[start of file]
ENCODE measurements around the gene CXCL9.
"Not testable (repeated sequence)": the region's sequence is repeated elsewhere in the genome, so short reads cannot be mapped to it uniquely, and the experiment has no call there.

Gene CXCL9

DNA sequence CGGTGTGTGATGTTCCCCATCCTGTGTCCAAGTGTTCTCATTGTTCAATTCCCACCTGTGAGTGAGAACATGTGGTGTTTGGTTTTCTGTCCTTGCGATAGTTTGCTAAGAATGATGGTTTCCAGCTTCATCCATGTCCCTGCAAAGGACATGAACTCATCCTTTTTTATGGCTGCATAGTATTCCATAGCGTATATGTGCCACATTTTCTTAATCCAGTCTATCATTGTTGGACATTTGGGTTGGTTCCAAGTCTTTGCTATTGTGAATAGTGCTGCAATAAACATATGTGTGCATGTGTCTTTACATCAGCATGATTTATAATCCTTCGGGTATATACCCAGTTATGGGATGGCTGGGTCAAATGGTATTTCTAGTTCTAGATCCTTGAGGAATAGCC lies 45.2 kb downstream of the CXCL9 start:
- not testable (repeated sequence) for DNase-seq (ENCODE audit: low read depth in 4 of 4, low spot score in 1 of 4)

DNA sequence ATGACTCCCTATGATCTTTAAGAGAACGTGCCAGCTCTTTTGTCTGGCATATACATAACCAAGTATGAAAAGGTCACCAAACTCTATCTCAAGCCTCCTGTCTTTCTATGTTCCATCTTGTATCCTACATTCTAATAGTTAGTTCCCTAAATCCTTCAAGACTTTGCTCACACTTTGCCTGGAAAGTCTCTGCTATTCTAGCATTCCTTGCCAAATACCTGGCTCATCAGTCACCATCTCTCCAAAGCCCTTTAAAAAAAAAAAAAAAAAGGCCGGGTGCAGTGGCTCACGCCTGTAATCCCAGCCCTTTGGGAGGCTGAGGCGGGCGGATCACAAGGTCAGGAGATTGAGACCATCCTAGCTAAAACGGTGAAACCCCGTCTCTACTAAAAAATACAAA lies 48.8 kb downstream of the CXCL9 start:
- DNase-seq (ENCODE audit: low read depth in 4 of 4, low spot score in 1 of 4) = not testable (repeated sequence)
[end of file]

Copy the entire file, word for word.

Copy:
ENCODE measurements around the gene CXCL9.
"Not testable (repeated sequence)": the region's sequence is repeated elsewhere in the genome, so short reads cannot be mapped to it uniquely, and the experiment has no call there.

Gene CXCL9

DNA sequence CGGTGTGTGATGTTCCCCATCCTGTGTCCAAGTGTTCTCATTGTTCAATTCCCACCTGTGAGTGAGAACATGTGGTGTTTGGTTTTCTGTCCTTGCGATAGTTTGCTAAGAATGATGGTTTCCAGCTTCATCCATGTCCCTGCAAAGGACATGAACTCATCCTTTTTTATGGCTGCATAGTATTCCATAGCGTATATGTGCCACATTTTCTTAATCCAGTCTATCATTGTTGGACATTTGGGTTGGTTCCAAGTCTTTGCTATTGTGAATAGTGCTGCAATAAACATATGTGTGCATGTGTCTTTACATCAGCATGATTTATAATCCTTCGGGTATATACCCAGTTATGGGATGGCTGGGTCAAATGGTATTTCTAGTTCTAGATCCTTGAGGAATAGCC lies 45.2 kb downstream of the CXCL9 start:
- not testable (repeated sequence) for DNase-seq (ENCODE audit: low read depth in 4 of 4, low spot score in 1 of 4)

DNA sequence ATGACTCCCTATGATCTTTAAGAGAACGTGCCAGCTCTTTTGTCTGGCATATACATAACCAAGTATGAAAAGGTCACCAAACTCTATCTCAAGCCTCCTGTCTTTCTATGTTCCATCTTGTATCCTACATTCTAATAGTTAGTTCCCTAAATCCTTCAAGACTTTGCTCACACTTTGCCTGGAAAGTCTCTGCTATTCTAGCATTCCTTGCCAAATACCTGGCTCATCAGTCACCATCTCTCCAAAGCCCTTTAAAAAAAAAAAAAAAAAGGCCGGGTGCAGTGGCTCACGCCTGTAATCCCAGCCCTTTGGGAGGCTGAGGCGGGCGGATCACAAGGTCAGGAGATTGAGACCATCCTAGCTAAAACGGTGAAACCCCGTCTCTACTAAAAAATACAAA lies 48.8 kb downstream of the CXCL9 start:
- DNase-seq (ENCODE audit: low read depth in 4 of 4, low spot score in 1 of 4) = not testable (repeated sequence)